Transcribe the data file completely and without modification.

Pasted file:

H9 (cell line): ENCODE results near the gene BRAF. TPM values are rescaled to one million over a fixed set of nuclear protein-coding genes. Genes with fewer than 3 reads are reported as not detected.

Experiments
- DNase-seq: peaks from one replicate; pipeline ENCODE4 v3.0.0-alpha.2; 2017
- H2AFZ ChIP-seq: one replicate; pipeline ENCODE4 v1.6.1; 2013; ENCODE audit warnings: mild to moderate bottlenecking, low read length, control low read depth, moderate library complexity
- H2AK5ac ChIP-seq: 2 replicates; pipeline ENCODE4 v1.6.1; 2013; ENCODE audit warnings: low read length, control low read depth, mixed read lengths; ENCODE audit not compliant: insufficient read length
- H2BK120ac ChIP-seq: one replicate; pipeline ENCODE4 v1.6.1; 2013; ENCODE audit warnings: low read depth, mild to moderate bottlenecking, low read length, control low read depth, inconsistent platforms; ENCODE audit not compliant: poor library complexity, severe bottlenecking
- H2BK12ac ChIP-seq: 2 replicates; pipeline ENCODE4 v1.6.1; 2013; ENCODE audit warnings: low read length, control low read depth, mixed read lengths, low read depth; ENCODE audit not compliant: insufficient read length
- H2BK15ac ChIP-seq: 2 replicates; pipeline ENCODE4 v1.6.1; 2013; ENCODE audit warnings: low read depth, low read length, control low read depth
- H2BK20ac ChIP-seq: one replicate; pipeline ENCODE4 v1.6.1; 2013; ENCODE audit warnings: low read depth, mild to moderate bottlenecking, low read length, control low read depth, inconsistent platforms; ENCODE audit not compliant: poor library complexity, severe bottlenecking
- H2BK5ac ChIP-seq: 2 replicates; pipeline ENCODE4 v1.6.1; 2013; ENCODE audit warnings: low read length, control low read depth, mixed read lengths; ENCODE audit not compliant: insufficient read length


H9 (cell line): ENCODE results near the gene BRAF. TPM values are rescaled to one million over a fixed set of nuclear protein-coding genes. Genes with fewer than 3 reads are reported as not detected.

Experiments
- DNase-seq: peaks from one replicate; pipeline ENCODE4 v3.0.0-alpha.2; 2017
- H2AFZ ChIP-seq: one replicate; pipeline ENCODE4 v1.6.1; 2013; ENCODE audit warnings: mild to moderate bottlenecking, low read length, control low read depth, moderate library complexity
- H2AK5ac ChIP-seq: 2 replicates; pipeline ENCODE4 v1.6.1; 2013; ENCODE audit warnings: low read length, control low read depth, mixed read lengths; ENCODE audit not compliant: insufficient read length
- H2BK120ac ChIP-seq: one replicate; pipeline ENCODE4 v1.6.1; 2013; ENCODE audit warnings: low read depth, mild to moderate bottlenecking, low read length, control low read depth, inconsistent platforms; ENCODE audit not compliant: poor library complexity, severe bottlenecking
- H2BK12ac ChIP-seq: 2 replicates; pipeline ENCODE4 v1.6.1; 2013; ENCODE audit warnings: low read length, control low read depth, mixed read lengths, low read depth; ENCODE audit not compliant: insufficient read length
- H2BK15ac ChIP-seq: 2 replicates; pipeline ENCODE4 v1.6.1; 2013; ENCODE audit warnings: low read depth, low read length, control low read depth
- H2BK20ac ChIP-seq: one replicate; pipeline ENCODE4 v1.6.1; 2013; ENCODE audit warnings: low read depth, mild to moderate bottlenecking, low read length, control low read depth, inconsistent platforms; ENCODE audit not compliant: poor library complexity, severe bottlenecking
- H2BK5ac ChIP-seq: 2 replicates; pipeline ENCODE4 v1.6.1; 2013; ENCODE audit warnings: low read length, control low read depth, mixed read lengths; ENCODE audit not compliant: insufficient read length